Monday, May 5, 2014

Four Ways the Rococo Helped Shape the Look of Tangled

1. Rendering

Left: A Game of Hot Cockels, By: Fragonard
Right: still from Tangled

The rendering technique used for Disney's Tangled attempts to make the movie appear more painterly.  Just as the trees become faint swaths of color as they near the horizon in Fragonard's painting, so the trees abstract from high detail in the still from Tangled.  Both images have a distinct foreground, middle-ground, and background.

For more about the art direction in Tangled, go to: 

2. Environments

File:The Progress of Love - The Meeting - Fragonard 1771-72.jpg

Left: The Progress of Love- The Meeting, By: Fragonard
Right (top): Tangled concept art, By: Lisa Keane
Right (bottom): still render from Tangled

The exact tree from Fragonard's "The Progress of Love" appears in Lisa Kean's concept art, bending over in the background to very nearly touch the roof of the tower.  Although this tree did not make it to the final render, it's iconic curving form did (small tree near the right, bottom corner).  Indeed, true to it's Rococo reference, everything in the final render seems to be curving and bending: the waterfall, the stream, the branches and trees, even the terrain.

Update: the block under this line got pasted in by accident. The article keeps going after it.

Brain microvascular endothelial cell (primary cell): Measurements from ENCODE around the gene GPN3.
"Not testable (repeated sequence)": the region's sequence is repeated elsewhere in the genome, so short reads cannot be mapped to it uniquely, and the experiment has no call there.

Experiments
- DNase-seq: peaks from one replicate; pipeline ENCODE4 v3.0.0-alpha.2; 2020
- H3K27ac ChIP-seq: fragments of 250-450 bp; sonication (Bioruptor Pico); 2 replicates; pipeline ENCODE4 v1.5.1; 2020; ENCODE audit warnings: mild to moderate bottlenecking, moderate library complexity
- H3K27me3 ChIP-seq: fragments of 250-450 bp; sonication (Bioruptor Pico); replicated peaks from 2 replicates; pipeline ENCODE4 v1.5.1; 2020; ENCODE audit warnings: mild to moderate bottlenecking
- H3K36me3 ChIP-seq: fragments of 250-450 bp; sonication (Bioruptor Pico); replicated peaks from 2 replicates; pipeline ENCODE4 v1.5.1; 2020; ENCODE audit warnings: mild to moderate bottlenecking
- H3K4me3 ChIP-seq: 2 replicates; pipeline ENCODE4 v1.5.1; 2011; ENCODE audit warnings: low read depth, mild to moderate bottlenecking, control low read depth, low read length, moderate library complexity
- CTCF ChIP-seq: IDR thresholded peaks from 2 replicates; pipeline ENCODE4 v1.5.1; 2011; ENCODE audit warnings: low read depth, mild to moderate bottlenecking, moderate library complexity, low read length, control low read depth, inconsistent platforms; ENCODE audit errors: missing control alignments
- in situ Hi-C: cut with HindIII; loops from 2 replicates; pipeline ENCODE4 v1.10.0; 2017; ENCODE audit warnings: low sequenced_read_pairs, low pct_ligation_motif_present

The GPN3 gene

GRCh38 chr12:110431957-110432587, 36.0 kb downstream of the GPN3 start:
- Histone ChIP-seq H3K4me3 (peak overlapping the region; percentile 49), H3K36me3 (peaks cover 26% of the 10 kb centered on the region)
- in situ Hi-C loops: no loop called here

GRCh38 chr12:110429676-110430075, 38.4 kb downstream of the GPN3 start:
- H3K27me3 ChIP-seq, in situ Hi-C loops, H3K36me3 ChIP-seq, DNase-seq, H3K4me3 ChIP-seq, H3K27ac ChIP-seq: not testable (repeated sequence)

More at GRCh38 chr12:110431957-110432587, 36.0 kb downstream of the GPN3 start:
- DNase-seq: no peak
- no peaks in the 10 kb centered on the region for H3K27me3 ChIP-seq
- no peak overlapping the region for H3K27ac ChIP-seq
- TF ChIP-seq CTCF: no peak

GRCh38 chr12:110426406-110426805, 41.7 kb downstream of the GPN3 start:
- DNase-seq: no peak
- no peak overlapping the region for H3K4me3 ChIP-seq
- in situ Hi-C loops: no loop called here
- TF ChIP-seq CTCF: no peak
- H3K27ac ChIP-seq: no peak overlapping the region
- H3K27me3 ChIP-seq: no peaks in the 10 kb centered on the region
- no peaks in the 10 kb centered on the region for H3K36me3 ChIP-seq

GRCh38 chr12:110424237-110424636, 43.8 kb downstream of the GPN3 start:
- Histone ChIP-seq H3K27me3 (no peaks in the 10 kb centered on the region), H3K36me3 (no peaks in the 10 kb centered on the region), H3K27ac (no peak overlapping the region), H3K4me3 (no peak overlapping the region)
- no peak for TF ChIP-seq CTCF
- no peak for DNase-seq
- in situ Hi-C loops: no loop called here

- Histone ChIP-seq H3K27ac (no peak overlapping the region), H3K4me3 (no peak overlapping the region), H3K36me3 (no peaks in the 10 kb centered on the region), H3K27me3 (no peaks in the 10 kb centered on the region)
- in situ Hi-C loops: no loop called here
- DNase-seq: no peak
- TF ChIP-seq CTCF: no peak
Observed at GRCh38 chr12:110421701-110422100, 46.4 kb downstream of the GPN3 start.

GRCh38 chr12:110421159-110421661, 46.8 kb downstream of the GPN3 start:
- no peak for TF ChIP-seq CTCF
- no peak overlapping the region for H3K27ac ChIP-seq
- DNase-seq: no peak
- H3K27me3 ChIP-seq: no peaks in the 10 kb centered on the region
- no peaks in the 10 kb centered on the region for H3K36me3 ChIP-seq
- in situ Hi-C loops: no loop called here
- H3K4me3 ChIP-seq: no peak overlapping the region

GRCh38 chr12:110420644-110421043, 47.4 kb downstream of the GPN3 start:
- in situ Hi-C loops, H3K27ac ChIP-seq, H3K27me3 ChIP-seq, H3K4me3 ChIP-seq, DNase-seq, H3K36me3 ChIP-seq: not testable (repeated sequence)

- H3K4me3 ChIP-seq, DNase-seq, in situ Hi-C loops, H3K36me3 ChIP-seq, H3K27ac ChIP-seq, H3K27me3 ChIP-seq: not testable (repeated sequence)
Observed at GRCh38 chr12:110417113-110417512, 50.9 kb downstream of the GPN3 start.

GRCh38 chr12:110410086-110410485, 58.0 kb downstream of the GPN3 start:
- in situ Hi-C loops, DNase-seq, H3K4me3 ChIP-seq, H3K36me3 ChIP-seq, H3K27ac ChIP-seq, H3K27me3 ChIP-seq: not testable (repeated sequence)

To see the most dramatically Rococo environment I was able to find from Tangled in action, watch:

3. Concept Art

Left: Early Rapunzel Concept, By: Claire Keane
Right: a detail from Duchesse de Polignac, By: Vigee-Lebrun
The porcelain completions, pastel eyes, rosy cheeks, and wavy hair of Rapunzel and the Duchesse de Polignac bear an uncanny resemblance: they could be sisters.  The feathery brush strokes with which the hair in both paintings were rendered are also a note-worthy similarity.  

For more Tangled character concepts and the evolution of Rapunzel, go to:

4.  The Swing

Left: Tangled concept art, By: Lisa Keane
Right: The Swing, By: Fragonard

"The Swing" by Fragonard is the foundation for the art direction of Tangled.  This concept art by Lisa Keane is practically a 1:1 ratio of Fragonard's Swing, with the subject matter toned down to a "G" rating.  For some reason, Disney did not think it would be appropriate to have a man looking up a lady's skirt in their concept art for a children's movie.

For more about the art that inspired movies (and an excerpt on the Swing's influence on Tangled), go to:

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